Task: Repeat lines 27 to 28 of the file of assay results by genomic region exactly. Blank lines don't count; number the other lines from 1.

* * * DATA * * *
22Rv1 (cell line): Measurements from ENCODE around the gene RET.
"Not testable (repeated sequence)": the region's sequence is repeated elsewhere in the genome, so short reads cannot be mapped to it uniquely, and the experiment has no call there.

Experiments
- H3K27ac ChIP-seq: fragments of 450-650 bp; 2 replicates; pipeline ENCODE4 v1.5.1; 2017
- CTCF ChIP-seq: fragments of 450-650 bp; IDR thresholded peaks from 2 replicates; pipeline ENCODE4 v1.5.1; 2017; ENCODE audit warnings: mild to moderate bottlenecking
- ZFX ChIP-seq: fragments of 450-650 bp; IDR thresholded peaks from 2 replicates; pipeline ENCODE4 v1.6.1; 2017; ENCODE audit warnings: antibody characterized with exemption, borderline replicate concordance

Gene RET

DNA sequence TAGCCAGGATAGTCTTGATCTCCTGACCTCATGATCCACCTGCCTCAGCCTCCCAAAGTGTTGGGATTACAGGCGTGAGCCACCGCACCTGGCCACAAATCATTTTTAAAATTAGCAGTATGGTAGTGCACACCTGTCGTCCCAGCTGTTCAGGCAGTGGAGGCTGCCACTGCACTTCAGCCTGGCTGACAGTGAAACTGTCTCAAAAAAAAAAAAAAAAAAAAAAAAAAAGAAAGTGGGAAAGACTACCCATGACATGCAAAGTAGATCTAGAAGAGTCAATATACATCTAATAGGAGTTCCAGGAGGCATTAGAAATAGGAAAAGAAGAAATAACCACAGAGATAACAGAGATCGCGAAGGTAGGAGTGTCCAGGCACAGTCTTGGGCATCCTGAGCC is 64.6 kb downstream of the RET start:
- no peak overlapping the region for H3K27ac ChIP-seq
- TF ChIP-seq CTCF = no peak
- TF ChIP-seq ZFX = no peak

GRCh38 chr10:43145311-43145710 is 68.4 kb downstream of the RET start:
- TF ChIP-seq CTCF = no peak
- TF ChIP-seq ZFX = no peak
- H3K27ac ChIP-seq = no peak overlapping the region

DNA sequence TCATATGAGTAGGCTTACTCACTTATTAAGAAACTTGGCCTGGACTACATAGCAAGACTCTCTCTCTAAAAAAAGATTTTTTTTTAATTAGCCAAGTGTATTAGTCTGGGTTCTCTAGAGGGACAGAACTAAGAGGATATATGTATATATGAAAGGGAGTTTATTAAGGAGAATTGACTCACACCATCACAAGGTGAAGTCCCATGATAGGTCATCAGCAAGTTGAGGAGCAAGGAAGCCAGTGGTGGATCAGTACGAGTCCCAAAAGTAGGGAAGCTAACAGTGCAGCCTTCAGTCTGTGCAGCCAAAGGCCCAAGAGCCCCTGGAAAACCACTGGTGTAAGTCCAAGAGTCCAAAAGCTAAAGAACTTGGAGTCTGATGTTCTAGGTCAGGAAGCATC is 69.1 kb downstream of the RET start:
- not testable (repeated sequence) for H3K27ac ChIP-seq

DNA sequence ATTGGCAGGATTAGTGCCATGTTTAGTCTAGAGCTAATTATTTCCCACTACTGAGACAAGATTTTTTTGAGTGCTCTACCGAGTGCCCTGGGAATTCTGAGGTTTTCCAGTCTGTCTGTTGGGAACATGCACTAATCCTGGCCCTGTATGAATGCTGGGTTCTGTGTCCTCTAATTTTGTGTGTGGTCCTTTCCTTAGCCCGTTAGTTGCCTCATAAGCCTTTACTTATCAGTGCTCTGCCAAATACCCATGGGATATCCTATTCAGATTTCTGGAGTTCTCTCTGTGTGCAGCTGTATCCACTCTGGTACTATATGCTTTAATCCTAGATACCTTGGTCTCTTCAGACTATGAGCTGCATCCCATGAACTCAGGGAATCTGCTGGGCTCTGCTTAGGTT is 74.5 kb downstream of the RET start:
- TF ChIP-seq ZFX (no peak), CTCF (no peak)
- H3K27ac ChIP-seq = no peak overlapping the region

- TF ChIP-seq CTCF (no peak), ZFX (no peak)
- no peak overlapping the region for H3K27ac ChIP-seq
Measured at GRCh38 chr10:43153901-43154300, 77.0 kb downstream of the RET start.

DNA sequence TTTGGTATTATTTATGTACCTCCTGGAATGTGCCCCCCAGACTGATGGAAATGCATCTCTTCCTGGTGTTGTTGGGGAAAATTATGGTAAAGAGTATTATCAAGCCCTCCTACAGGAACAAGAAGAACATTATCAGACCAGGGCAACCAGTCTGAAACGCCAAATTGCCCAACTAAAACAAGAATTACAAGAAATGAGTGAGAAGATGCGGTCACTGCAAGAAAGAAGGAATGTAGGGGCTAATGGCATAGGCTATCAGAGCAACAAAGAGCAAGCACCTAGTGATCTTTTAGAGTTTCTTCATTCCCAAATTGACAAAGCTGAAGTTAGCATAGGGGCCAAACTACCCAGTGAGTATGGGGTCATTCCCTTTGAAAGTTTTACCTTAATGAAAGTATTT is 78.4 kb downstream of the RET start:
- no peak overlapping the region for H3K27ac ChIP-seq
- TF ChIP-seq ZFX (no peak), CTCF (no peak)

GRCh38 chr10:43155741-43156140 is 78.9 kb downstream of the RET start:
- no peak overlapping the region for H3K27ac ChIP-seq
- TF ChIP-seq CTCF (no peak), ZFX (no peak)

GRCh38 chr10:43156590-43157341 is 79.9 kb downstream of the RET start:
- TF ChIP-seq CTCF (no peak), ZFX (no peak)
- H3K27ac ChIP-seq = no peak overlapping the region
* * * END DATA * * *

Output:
GRCh38 chr10:43155741-43156140 is 78.9 kb downstream of the RET start:
- no peak overlapping the region for H3K27ac ChIP-seq